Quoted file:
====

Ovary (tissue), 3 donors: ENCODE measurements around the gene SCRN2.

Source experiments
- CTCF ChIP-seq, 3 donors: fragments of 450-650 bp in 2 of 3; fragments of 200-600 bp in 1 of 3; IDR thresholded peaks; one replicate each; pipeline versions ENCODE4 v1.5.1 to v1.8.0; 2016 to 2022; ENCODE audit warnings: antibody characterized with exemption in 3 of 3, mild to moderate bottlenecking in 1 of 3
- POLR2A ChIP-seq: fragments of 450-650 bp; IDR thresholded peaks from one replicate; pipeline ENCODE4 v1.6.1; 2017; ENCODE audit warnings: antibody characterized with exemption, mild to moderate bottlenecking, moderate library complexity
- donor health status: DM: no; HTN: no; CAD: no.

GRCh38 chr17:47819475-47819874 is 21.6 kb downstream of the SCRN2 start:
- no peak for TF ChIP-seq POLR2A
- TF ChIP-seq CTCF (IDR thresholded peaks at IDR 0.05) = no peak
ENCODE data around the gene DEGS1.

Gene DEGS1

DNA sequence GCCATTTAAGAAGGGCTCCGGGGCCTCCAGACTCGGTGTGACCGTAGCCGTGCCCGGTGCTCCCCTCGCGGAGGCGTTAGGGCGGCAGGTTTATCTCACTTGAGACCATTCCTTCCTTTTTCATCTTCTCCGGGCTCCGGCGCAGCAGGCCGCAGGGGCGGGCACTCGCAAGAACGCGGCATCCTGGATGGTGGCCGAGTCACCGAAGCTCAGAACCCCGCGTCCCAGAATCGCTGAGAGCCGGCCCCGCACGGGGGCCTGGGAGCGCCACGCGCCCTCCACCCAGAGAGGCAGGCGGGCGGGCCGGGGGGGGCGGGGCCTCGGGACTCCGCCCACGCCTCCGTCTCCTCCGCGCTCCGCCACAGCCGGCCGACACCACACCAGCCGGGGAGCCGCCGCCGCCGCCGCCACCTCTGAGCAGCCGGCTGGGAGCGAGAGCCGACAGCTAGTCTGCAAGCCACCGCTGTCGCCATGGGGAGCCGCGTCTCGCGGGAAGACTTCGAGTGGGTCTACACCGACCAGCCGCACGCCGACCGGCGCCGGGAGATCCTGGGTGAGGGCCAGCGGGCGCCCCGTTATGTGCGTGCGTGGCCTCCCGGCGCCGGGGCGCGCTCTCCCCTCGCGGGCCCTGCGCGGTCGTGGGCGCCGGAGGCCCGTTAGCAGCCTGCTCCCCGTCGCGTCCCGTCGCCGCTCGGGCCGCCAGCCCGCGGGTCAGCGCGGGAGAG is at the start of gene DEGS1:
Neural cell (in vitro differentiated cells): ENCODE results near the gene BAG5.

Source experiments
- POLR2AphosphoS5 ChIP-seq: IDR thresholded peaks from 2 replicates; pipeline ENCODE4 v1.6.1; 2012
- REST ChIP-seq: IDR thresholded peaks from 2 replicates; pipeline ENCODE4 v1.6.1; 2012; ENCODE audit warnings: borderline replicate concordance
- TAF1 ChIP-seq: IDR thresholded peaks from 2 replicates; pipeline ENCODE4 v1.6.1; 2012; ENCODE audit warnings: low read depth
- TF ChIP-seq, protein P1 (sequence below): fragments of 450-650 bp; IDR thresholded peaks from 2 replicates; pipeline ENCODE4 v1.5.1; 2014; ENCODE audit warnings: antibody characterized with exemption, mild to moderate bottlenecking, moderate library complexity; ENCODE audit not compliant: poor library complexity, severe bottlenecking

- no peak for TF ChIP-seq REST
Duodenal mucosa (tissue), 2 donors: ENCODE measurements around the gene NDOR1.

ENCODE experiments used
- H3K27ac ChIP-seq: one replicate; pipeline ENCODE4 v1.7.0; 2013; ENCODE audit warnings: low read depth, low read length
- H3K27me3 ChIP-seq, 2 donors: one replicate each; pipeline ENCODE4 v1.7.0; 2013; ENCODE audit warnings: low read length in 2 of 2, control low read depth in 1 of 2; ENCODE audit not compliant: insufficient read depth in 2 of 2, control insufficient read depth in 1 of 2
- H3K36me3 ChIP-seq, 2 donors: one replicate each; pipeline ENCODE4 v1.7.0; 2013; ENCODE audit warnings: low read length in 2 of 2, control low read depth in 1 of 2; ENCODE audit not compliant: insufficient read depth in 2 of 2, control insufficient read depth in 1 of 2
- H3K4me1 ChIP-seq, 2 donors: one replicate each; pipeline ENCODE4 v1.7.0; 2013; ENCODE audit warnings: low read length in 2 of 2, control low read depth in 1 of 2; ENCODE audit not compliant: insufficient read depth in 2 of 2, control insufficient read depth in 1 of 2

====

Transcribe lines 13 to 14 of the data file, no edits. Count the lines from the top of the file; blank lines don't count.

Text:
Source experiments
- POLR2AphosphoS5 ChIP-seq: IDR thresholded peaks from 2 replicates; pipeline ENCODE4 v1.6.1; 2012